Intertemporal choices are ubiquitous: people often have to choose between outcomes realized at different times. Although it is generally believed that people have stable tendencies toward being impulsive or patient, an emerging body of evidence indicates that intertemporal choice is malleable and can be profoundly influenced by context. How the choice is framed, or the state of the decision-maker at the time of choice, can induce a shift in preference. Framing effects are underpinned by allocation of attention to choice attributes, reference dependence, and time construal. Incidental affective states and prospection also influence intertemporal choice. We advocate that intertemporal choice models account for these context effects, and encourage the use of this knowledge to nudge people toward making more advantageous choices.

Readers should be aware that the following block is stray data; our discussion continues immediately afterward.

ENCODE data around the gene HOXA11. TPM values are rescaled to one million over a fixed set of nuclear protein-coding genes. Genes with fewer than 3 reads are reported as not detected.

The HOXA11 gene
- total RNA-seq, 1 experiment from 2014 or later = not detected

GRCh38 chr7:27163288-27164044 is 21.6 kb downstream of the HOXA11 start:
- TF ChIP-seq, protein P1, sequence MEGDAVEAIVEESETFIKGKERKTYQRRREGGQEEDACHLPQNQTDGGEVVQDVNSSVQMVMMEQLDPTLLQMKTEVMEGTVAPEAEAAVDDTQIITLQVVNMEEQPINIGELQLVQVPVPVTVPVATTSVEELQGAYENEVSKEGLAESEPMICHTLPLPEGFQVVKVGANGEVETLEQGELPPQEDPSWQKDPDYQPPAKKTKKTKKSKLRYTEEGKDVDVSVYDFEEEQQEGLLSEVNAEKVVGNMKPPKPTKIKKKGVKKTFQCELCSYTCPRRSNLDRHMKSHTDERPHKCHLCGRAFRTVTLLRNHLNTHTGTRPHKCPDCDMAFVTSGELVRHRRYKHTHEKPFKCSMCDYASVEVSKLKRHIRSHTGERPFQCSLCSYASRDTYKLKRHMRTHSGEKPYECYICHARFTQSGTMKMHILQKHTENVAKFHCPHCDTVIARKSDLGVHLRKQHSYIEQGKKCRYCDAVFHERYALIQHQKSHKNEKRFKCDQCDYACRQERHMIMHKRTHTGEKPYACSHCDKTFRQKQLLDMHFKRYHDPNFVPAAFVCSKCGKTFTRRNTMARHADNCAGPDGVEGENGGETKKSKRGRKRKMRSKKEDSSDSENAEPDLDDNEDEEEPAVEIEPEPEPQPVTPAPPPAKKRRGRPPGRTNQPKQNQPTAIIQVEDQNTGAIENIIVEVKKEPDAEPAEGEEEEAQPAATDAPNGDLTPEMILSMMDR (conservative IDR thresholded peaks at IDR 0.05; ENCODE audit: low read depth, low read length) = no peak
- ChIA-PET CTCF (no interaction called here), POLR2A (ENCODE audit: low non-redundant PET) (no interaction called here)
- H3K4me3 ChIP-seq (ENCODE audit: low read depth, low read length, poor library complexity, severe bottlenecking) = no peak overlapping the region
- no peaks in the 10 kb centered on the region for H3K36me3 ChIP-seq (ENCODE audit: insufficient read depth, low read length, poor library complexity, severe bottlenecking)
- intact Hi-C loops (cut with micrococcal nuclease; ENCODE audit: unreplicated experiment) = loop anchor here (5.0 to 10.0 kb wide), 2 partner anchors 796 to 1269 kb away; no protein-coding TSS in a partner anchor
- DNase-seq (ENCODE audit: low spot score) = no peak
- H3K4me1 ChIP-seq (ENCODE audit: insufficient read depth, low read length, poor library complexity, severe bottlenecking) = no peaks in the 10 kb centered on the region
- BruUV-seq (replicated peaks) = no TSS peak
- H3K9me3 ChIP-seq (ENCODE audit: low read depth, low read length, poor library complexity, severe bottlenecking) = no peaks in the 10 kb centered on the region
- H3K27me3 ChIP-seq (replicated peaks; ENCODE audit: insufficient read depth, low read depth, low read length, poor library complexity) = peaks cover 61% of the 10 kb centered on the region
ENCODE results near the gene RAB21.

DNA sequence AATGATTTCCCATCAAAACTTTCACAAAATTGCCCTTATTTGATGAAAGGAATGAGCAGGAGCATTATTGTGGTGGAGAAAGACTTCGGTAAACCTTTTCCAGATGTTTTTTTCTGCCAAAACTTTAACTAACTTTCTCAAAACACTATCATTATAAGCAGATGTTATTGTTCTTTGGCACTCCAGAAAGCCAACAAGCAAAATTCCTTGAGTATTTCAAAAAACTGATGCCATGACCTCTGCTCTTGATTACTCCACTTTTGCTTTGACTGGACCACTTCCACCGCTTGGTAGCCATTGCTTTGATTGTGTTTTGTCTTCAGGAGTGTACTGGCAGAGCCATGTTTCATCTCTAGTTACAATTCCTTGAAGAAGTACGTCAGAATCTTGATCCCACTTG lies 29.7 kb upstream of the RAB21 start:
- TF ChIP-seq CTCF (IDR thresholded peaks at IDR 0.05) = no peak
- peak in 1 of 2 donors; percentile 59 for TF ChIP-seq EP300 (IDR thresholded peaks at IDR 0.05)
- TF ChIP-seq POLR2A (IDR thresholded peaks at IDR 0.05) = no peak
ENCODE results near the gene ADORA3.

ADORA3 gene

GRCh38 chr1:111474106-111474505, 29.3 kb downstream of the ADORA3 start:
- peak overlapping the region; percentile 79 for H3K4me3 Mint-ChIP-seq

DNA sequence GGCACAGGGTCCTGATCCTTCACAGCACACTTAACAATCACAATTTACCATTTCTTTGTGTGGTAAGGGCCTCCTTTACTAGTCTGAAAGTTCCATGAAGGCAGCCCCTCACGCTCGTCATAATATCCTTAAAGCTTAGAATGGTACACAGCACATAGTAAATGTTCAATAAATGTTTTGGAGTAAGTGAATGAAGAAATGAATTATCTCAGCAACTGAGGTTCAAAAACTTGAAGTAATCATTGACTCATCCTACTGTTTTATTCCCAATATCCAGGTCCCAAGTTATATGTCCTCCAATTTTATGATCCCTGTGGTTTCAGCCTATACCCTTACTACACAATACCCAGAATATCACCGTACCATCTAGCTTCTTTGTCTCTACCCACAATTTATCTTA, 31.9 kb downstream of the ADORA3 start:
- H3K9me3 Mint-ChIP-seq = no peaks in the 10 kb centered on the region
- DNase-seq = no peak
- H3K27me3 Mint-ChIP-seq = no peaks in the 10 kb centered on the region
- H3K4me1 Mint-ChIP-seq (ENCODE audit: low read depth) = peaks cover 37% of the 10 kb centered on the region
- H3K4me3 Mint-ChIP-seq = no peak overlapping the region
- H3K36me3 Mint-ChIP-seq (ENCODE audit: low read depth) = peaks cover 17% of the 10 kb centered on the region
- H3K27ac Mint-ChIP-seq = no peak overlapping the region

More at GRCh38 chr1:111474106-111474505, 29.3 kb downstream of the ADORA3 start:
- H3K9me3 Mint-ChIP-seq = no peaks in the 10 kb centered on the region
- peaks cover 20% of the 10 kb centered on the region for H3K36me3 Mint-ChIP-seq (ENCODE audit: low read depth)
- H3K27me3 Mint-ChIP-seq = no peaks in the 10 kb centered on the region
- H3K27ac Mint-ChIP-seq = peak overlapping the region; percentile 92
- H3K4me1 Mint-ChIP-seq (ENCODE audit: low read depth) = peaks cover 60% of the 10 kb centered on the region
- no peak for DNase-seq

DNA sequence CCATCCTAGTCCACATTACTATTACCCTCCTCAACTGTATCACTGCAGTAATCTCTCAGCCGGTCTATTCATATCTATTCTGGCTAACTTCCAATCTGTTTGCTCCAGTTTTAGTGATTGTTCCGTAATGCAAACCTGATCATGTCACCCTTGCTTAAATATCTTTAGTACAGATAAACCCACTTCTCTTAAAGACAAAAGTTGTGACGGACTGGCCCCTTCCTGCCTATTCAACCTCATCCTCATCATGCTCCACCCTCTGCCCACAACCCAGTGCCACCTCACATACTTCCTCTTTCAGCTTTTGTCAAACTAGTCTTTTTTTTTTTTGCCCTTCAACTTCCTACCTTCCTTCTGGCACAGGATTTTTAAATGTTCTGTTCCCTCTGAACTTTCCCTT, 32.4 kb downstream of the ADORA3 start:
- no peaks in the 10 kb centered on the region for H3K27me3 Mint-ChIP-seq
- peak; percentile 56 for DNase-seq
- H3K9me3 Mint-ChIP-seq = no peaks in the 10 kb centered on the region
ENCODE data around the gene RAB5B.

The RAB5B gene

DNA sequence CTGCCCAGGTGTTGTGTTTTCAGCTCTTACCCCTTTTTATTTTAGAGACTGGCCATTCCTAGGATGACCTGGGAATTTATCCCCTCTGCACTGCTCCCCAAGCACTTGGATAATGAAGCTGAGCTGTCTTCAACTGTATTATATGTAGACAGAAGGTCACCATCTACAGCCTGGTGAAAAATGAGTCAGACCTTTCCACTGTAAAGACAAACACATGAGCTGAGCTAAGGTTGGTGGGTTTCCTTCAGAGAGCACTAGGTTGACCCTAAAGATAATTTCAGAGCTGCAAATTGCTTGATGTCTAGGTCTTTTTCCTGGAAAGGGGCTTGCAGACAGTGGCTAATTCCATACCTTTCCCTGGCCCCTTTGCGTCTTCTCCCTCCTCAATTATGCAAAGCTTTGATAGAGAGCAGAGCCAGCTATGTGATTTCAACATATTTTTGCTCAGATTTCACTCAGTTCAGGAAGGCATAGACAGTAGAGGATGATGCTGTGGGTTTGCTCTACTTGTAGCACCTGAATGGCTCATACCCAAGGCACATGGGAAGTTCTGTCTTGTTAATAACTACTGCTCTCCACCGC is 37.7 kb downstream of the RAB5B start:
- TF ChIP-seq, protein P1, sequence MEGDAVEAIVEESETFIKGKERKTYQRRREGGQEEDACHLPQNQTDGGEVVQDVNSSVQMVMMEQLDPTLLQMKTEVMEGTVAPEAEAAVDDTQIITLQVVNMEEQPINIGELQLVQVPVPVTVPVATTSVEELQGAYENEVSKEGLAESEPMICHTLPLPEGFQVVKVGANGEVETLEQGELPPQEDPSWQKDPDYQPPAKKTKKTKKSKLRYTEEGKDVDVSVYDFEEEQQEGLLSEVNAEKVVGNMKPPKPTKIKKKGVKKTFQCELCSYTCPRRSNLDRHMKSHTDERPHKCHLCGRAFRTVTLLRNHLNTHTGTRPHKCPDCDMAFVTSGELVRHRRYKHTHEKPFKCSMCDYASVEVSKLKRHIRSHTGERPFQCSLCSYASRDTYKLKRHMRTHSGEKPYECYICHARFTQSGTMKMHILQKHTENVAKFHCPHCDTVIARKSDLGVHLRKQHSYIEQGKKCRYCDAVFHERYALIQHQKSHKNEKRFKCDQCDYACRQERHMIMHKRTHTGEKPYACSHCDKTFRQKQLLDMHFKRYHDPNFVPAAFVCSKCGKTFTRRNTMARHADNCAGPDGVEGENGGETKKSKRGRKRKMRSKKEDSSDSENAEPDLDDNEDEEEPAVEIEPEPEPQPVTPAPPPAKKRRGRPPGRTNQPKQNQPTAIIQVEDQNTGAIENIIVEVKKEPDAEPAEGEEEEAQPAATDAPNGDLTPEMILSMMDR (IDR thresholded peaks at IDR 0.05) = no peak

- Intertemporal choice
- Temporal discounting
ASJC Scopus subject areas
- Neuropsychology and Physiological Psychology
- Experimental and Cognitive Psychology
- Cognitive Neuroscience